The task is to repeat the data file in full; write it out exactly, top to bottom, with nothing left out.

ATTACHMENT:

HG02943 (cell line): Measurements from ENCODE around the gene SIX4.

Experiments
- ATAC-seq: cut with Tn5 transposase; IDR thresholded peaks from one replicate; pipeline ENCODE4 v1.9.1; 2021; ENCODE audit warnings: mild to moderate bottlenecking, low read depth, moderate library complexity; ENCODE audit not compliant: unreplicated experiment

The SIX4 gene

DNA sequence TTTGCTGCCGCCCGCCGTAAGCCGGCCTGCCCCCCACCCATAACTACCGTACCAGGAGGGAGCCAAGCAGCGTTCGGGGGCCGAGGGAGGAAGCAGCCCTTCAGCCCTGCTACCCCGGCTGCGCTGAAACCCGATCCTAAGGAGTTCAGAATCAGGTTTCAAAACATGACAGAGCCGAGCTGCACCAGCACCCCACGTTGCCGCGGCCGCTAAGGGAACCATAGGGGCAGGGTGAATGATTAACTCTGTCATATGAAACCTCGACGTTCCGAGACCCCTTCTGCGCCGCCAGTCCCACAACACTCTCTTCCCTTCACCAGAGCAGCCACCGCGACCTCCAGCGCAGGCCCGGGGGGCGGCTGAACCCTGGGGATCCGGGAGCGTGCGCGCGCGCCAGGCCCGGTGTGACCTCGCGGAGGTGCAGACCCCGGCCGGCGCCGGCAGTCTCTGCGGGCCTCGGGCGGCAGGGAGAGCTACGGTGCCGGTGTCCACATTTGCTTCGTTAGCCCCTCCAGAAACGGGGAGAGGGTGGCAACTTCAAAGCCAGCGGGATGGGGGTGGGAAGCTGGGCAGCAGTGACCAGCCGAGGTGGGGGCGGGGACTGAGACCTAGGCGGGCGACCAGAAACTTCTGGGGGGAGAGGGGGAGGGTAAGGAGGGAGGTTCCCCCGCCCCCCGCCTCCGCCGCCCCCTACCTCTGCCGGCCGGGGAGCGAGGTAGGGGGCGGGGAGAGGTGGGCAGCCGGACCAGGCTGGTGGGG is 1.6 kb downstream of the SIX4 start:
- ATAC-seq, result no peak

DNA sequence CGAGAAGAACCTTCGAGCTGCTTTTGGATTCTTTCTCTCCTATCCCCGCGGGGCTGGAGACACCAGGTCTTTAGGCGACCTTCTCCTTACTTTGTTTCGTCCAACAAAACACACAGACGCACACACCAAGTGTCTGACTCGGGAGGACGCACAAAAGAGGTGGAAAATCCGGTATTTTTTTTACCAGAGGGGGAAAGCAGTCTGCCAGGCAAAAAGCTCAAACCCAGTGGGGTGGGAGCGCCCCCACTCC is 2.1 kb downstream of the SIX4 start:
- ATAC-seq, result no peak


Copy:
HG02943 (cell line): Measurements from ENCODE around the gene SIX4.

Experiments
- ATAC-seq: cut with Tn5 transposase; IDR thresholded peaks from one replicate; pipeline ENCODE4 v1.9.1; 2021; ENCODE audit warnings: mild to moderate bottlenecking, low read depth, moderate library complexity; ENCODE audit not compliant: unreplicated experiment

The SIX4 gene

DNA sequence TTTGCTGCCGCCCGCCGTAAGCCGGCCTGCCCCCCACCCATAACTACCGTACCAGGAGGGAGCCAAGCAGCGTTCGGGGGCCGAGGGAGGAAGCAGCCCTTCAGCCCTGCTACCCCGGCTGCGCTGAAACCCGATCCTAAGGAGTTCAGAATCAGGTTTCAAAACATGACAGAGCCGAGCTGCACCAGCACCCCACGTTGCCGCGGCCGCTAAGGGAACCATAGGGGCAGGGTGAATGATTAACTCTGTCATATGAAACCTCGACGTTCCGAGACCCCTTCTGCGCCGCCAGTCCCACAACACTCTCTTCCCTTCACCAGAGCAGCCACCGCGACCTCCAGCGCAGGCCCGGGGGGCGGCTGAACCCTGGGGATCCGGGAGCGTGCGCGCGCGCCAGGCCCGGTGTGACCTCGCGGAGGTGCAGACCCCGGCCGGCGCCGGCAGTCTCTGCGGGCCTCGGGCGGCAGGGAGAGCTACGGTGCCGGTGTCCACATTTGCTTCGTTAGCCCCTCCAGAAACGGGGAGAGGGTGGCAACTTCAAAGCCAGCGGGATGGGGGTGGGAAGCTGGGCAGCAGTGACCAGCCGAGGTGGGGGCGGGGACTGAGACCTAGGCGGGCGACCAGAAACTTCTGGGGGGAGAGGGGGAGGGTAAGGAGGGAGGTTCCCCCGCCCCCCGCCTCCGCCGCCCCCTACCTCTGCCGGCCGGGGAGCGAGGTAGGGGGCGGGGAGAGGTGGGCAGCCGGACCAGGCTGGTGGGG is 1.6 kb downstream of the SIX4 start:
- ATAC-seq, result no peak

DNA sequence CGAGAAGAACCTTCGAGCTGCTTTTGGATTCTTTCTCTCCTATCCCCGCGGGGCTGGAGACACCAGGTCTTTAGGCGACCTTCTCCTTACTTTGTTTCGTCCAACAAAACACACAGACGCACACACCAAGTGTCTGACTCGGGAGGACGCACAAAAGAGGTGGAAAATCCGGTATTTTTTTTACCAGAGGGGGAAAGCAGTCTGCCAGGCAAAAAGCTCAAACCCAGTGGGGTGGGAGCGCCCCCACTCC is 2.1 kb downstream of the SIX4 start:
- ATAC-seq, result no peak